Let’s be honest: when you heard Alfa Romeo was building an SUV, you expected it to be a one-trick cavallino, no? Then, when you saw it, you were convinced it would be just a jacked-up Giulia, not a Jeep. You were wrong. We all were.
Alfa Romeo makes sports cars. Always has. It wasn’t unreasonable, then, to assume such a company hopping on the SUV bandwagon would build the sports car of SUVs, the Alfa Romeo of SUVs. You’re right. They did. But they also built something much more.
Let’s start with the stats, though, because they’re impressive. The Stelvio Ti Sport we tested came equipped with a heavily turbocharged 2.0-liter four-cylinder banging out 280 hp and 306 lb-ft of torque. It spins a ZF eight-speed automatic, which in turn drives all four wheels. It’s the same powertrain as an all-wheel-drive Giulia sedan.
For a four-cylinder premium SUV, it’s pretty potent. Witness the track results: 5.4 seconds to 60 mph followed by a standing quarter-mile trap in 14.0 seconds at 97.3 mph. Going the other way, it stops from 60 mph in 127 feet. Turning, it’ll pull 0.82 average g on the skidpad and post a 26.9-second figure-eight lap at 0.67 average g.
Less than 6 seconds to 60 mph used to be V-6 territory, but not anymore. The Stelvio is quicker than every other four-cylinder SUV in its class, even the twin-charged XC60 T6 (and tied with the twin-charged and electrified T8). The GLC300, the X3 xDrive 28i, the Q5—they’re all slower. In fact, the Stelvio is even quicker than some of the V-6 competition such as the XT5, the RDX, and the RX 350 F-Sport. Turbocharging your six won’t save you, either, unless you’re serious about it. The Stelvio is quicker than the Levante Q4 and the MKX EcoBoost.
No, if you want to stoplight drag a Stelvio, you’d better pony up for the extra boost. An F-Pace S just barely takes the Stelvio, and an X3 xDrive 35i is looking at a photo finish. You need a Macan S, a Levante SQ4, an SQ5, or a GLC43 AMG if you want to show the four-banger Alfa your taillights. Good luck getting any of those at the Stelvio’s $55,420 as-tested price. Its $44,990 starting price is even harder to touch.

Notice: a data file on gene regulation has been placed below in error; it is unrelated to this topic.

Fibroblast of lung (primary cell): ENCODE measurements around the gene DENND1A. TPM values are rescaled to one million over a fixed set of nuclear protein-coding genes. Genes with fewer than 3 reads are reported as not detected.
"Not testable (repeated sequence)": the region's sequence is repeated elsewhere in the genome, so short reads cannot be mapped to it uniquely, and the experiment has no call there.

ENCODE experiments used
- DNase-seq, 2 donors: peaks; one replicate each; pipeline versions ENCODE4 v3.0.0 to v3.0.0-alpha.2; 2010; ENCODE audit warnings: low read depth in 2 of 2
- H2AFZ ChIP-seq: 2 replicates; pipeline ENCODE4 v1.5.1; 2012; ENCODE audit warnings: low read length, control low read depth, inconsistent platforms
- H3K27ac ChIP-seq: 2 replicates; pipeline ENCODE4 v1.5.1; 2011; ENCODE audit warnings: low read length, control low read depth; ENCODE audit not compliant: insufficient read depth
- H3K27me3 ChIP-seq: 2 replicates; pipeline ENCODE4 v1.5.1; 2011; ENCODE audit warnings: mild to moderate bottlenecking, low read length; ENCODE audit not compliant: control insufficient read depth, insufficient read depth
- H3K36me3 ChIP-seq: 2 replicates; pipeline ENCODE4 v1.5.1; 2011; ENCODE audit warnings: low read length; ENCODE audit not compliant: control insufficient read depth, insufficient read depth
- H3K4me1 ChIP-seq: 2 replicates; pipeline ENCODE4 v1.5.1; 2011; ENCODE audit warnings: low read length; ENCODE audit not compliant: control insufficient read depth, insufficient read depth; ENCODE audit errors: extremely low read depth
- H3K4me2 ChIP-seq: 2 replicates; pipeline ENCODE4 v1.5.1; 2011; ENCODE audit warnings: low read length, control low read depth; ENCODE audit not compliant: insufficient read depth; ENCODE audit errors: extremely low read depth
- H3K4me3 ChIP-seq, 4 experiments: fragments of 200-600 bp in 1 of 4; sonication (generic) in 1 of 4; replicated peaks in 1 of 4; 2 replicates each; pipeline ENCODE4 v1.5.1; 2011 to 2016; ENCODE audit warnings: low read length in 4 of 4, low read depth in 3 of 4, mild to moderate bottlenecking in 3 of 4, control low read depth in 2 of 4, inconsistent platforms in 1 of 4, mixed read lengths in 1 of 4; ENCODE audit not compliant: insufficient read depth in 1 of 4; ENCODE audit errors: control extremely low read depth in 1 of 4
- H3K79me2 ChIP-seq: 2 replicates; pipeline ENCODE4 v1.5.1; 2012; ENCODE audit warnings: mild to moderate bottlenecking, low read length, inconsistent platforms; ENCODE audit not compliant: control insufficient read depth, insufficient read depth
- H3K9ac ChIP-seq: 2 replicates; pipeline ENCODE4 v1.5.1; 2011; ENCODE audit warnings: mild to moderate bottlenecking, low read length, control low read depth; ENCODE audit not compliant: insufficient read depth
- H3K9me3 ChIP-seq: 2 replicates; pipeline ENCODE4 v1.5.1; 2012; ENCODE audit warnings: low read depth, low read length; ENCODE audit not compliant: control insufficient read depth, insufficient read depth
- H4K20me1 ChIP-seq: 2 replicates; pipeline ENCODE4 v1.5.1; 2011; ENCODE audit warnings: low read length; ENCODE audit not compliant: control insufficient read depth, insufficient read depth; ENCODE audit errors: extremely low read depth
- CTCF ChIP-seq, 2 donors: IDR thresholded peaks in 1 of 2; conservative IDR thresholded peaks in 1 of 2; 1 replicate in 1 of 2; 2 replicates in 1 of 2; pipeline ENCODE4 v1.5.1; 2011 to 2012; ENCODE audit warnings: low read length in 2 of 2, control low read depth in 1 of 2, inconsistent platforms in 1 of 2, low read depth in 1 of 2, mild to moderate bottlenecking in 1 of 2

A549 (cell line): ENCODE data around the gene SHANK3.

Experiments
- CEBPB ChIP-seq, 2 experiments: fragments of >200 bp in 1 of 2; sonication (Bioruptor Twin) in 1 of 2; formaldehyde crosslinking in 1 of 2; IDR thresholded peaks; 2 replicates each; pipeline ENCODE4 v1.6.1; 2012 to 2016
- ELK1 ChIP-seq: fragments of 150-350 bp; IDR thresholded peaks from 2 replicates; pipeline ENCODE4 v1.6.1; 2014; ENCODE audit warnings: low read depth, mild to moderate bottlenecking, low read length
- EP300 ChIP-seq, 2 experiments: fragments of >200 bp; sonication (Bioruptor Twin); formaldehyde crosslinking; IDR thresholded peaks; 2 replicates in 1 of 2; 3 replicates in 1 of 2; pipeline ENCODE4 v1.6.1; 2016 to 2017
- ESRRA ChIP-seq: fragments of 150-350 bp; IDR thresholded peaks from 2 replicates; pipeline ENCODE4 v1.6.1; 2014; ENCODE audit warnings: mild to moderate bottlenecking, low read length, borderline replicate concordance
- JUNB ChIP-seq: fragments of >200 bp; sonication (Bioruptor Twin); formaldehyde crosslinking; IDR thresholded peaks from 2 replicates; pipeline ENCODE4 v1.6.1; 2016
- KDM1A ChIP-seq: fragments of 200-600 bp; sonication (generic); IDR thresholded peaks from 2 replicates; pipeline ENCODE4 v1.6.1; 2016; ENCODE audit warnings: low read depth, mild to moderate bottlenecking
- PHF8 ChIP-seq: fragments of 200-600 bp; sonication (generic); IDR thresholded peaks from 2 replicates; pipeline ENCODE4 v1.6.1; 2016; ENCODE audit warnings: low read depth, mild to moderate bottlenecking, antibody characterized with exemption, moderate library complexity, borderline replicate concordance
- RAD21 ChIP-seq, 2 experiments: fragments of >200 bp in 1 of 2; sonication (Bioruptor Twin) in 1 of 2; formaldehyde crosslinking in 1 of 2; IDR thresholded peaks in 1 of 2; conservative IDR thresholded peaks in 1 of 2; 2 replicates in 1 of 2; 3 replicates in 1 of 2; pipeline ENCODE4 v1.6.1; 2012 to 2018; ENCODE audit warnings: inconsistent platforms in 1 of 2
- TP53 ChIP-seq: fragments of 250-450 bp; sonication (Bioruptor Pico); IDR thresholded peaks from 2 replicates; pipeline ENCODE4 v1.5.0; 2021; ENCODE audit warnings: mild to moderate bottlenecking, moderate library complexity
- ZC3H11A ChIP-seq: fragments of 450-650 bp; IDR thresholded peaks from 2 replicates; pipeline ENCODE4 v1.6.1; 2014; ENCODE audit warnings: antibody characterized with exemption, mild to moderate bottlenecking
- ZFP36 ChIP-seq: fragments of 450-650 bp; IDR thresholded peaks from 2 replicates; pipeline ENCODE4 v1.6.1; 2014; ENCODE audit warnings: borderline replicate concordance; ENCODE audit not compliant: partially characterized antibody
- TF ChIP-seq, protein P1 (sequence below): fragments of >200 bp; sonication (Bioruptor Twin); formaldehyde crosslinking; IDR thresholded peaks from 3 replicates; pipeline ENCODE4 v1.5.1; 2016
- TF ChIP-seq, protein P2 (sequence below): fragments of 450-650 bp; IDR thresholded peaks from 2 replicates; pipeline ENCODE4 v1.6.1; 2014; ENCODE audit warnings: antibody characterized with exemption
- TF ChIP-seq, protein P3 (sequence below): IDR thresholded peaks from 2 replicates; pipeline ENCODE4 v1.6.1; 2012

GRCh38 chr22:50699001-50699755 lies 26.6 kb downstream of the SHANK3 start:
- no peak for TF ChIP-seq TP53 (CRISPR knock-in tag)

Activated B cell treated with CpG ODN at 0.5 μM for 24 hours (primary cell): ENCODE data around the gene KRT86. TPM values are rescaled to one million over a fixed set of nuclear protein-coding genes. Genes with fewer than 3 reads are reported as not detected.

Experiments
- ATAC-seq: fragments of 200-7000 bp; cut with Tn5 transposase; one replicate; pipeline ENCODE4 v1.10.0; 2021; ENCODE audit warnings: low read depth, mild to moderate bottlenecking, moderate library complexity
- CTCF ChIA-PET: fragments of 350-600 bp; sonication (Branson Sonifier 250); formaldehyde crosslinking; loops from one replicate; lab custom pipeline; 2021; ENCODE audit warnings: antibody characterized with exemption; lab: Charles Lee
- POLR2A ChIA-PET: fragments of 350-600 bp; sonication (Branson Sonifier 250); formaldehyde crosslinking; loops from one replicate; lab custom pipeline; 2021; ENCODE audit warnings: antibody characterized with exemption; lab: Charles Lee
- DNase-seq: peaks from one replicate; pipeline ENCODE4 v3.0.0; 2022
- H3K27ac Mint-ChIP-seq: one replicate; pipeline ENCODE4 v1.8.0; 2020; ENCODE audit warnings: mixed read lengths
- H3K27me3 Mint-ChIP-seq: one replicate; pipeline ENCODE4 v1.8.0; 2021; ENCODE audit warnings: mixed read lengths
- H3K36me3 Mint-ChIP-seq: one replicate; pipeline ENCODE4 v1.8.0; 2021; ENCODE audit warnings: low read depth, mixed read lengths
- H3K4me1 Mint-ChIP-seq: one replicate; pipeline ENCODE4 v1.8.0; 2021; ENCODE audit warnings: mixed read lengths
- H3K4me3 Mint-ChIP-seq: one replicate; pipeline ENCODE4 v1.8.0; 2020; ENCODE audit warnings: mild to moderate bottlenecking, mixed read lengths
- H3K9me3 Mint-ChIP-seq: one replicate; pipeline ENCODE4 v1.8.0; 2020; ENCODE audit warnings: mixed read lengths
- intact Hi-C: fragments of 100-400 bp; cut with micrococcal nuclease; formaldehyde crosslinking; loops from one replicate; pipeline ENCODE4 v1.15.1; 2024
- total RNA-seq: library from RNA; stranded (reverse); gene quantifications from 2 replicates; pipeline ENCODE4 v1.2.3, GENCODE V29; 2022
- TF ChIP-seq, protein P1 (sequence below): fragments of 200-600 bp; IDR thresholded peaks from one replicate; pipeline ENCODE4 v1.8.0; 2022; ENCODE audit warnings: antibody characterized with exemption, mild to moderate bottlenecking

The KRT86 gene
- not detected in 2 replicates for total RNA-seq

It’s right quick in a straight line, but you expected that. It’s also quick in a corner, more so than the numbers suggest. Going purely by the skidpad and figure-eight numbers, you’d rightly infer that all the SUVs in this class are pretty evenly matched in a controlled environment. On the street, though, the Stelvio leaves them all for dead.
Here’s where that assumption about it being a lifted Giulia is correct. The Stelvio scythes through a canyon better than some legitimate sport sedans. It flows around curves like massage oil over bare flesh. The steering responds immediately and precisely as the body leans in like a star running back changing direction. Both the steering and the car feel light and delicate, dancing down the road with the slightest effort. The transmission is always in the right gear, and the engine is surprisingly linear in response. After every corner, you marvel at how fast the Stelvio was able to take it and resolved to take the next one even faster.
Where the Stelvio really blows your mind, though, is in boring, everyday driving. Given the power and the handling, you and I both expected it to be jerky at low speeds and ride like a track toy. It does neither of those things. Left in “N” mode, the Stelvio is more than happy to loaf gently through town. You have to try to make it spill your coffee. It’s as easy to drive in traffic or on a long highway commute as any luxury SUV.
What’s more, that sports car suspension doesn’t assault your kidneys and teeth. The Stelvio rides shockingly well over the worst pavement when you consider how well it goes around a corner. The ride is firm—firmer than a luxury car and similar to a sport sedan but purposefully so. You know what you’re getting in return, and it’s a beautiful bargain the Alfa engineers have struck between ride and handling demands.